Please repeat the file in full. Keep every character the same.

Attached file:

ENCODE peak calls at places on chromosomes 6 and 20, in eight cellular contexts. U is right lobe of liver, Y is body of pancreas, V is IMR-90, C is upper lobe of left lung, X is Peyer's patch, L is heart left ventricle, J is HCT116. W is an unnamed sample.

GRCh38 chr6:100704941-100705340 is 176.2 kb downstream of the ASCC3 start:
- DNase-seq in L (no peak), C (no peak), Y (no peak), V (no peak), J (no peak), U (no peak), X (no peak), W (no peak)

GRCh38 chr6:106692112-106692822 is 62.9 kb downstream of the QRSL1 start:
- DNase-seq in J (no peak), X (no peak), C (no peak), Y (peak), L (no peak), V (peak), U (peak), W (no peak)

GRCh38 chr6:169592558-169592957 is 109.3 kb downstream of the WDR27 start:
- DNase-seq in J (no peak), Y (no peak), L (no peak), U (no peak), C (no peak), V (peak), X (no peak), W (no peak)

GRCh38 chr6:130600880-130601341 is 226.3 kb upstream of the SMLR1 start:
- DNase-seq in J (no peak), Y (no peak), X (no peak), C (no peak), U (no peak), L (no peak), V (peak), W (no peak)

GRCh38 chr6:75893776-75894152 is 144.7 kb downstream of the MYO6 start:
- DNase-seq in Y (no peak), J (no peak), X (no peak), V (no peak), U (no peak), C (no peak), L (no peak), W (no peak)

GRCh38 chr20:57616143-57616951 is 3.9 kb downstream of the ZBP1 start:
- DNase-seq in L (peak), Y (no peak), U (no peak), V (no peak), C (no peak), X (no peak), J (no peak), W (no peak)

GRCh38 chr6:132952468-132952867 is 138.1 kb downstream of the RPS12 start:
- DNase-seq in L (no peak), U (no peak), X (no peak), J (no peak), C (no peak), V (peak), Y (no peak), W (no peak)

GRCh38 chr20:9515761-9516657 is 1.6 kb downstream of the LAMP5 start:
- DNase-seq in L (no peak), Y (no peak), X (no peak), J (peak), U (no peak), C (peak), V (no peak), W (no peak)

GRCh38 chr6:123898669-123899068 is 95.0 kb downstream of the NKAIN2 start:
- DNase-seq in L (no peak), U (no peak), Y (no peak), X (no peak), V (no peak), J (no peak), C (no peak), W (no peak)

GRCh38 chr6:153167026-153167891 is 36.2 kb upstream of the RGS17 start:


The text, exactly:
ENCODE peak calls at places on chromosomes 6 and 20, in eight cellular contexts. U is right lobe of liver, Y is body of pancreas, V is IMR-90, C is upper lobe of left lung, X is Peyer's patch, L is heart left ventricle, J is HCT116. W is an unnamed sample.

GRCh38 chr6:100704941-100705340 is 176.2 kb downstream of the ASCC3 start:
- DNase-seq in L (no peak), C (no peak), Y (no peak), V (no peak), J (no peak), U (no peak), X (no peak), W (no peak)

GRCh38 chr6:106692112-106692822 is 62.9 kb downstream of the QRSL1 start:
- DNase-seq in J (no peak), X (no peak), C (no peak), Y (peak), L (no peak), V (peak), U (peak), W (no peak)

GRCh38 chr6:169592558-169592957 is 109.3 kb downstream of the WDR27 start:
- DNase-seq in J (no peak), Y (no peak), L (no peak), U (no peak), C (no peak), V (peak), X (no peak), W (no peak)

GRCh38 chr6:130600880-130601341 is 226.3 kb upstream of the SMLR1 start:
- DNase-seq in J (no peak), Y (no peak), X (no peak), C (no peak), U (no peak), L (no peak), V (peak), W (no peak)

GRCh38 chr6:75893776-75894152 is 144.7 kb downstream of the MYO6 start:
- DNase-seq in Y (no peak), J (no peak), X (no peak), V (no peak), U (no peak), C (no peak), L (no peak), W (no peak)

GRCh38 chr20:57616143-57616951 is 3.9 kb downstream of the ZBP1 start:
- DNase-seq in L (peak), Y (no peak), U (no peak), V (no peak), C (no peak), X (no peak), J (no peak), W (no peak)

GRCh38 chr6:132952468-132952867 is 138.1 kb downstream of the RPS12 start:
- DNase-seq in L (no peak), U (no peak), X (no peak), J (no peak), C (no peak), V (peak), Y (no peak), W (no peak)

GRCh38 chr20:9515761-9516657 is 1.6 kb downstream of the LAMP5 start:
- DNase-seq in L (no peak), Y (no peak), X (no peak), J (peak), U (no peak), C (peak), V (no peak), W (no peak)

GRCh38 chr6:123898669-123899068 is 95.0 kb downstream of the NKAIN2 start:
- DNase-seq in L (no peak), U (no peak), Y (no peak), X (no peak), V (no peak), J (no peak), C (no peak), W (no peak)

GRCh38 chr6:153167026-153167891 is 36.2 kb upstream of the RGS17 start: